There was another widely known Centreville family of the old days, that of Samuel Mills, who had his own abattoir at Broadway and Jackson Street, where city-dressed meats were provided before the days of car refrigeration brought supplies from the great packing places in Chicago. His son, Charlie, was long a member of the Board of Education, while another, William, was a city councilman. Edward Milis, another son, was excise commissioner 35 years ago in the days when there was plenty of trouble with Sunday sellers. 

Cornelius Schepperkotter was a factor in politics down that way, too, having a grocery store on Ferry Avenue at Ninth, later moving to the southwest corner when the Charles Sumner School was built. That school was torn down two years ago for the recreation center. Schepperkotter was a member of the old Board of Public Instruction in the late 90's, named by Mayor Cooper B. Hatch. In later years and until his death, he was superintendent of Evergreen Cemetery. He was father of Mrs. Frank S. Albright, wife of City Clerk Albright

Frank Covely 

Shortly after the New York shipyard was opened, there moved to the "Hill" Frank D. L. Covely, who became a joiner and for years was foreman of the joiner shop. He was widely known as a secret society man and also as an effective campaign speaker for the G. O. P. He was a member of the Board of Education. 

He sought to go to council, but that was at the time Kirk was a power in the ward. Covely laughingly used to tell of a meeting all set for him from which all save the colored folk were drawn away through strategy of his party opponents. But for ten years he was a member of the Board of Recreation Commissioners.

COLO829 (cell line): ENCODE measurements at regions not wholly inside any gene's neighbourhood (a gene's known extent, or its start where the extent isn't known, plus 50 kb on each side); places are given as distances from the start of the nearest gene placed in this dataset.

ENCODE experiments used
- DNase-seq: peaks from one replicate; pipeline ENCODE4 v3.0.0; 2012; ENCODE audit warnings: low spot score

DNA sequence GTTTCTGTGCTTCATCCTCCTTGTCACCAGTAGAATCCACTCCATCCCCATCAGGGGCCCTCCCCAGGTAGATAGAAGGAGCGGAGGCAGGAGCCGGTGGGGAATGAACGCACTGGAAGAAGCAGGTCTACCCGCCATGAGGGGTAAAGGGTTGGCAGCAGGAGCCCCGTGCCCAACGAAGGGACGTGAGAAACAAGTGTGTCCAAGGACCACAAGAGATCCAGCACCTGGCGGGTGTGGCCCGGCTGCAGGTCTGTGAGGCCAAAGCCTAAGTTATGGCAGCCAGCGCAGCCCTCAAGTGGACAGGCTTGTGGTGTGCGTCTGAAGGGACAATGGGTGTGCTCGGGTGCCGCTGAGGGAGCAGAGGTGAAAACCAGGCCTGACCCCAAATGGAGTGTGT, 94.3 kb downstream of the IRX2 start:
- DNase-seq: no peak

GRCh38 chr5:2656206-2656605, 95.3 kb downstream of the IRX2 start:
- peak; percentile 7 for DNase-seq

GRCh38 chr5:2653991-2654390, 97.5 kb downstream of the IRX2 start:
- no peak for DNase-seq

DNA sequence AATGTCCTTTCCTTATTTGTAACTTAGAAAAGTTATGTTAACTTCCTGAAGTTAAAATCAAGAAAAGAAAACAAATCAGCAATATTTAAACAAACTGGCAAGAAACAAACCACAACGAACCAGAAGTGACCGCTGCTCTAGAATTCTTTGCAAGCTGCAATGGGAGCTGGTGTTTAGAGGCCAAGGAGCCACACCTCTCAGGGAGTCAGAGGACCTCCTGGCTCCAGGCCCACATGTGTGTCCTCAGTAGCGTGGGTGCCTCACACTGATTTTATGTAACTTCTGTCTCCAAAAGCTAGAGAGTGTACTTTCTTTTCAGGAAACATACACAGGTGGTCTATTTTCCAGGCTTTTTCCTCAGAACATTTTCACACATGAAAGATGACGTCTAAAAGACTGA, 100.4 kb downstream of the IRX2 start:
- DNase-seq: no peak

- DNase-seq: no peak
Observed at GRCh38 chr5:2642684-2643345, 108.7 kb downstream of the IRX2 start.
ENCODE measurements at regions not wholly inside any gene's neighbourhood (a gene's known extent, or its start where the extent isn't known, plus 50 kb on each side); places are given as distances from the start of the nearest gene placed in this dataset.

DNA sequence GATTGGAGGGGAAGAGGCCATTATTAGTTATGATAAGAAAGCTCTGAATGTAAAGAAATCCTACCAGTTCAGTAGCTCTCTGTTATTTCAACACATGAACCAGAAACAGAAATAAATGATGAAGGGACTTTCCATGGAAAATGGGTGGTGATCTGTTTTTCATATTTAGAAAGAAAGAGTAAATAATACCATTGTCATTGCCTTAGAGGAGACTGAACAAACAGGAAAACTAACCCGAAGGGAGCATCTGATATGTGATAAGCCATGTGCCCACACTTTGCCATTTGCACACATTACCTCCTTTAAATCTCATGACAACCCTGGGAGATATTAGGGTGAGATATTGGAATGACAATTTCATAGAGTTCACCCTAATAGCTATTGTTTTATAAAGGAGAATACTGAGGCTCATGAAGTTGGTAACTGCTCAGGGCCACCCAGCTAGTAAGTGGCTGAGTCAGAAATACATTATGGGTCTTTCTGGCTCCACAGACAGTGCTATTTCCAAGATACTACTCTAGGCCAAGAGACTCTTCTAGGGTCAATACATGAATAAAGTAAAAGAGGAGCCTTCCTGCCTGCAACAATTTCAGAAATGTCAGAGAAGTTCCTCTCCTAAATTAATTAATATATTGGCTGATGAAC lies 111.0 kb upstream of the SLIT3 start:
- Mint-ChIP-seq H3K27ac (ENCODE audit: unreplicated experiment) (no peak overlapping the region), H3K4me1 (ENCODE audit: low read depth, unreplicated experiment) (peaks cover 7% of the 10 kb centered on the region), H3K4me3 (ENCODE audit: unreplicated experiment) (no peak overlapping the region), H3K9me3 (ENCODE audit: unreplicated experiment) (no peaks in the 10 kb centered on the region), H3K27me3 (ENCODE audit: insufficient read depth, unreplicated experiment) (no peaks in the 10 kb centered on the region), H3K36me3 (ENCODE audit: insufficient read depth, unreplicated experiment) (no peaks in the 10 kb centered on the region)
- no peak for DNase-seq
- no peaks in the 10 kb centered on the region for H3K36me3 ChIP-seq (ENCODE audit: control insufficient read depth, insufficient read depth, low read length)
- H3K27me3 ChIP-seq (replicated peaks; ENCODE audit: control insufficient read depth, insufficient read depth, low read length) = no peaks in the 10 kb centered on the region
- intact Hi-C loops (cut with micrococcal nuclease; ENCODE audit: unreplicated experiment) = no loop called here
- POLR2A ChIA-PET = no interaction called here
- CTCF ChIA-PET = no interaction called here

That movement owed much to his work. Nor did he forget his colored friends, for he had a playground established for them at Ferry Avenue and Phillips Street and the large one [Staley Park- PMC] at Seventh and Jefferson streets. Long afterward that was named for another city official, but Covely's friends said it should have been for him, as a monument to his services for the boys and girls of Centreville. He died a few years ago at Bellmawr in his 70s, after a hectic experience as a chicken raiser at Port Norris. 

There, too, was William Dorrell, superjntendent of the old "Narrow Guage" who was one of the leading spirits in the paving of Broadway, nearly 60 years ago the big issue of that section. He lived in a house along the railroad still standing, as the hospital and dispensary of the shipyard. 

Mention has been made of the Ferrises, the Helmbolds, the Yeagers, of Squire James D. Chester and Squire F. Joseph Rouh. There was also William O. Thompson, the leading contractor down that way for many years and Theodore Tiedeken, who established the wagon works on Van Hook Street, Martin Ewe, who had the hotel at Broadway and Emerald, and down the street a bit James Croker, who operated Tammany Hall. Forty years ago there was one of the best young athletes of the city, Thomas Nicholas, now retired Camden fire chief. He was down in old No. 3 with Bill Rose, long a fire captain, Bill Miller, Al James, Sam Lodge, Gus Dold and Jim Ware.

Many of these old timers have passed on, but others are still in the flesh but scattered to all parts of the city but it may be said the survivors look back on the days that were down there in Centreville with an interest that does not dim with the passing years.

1801 Broadway

Where Dr. Grant Kirk
lived and practiced from the
mid-1890s through 1913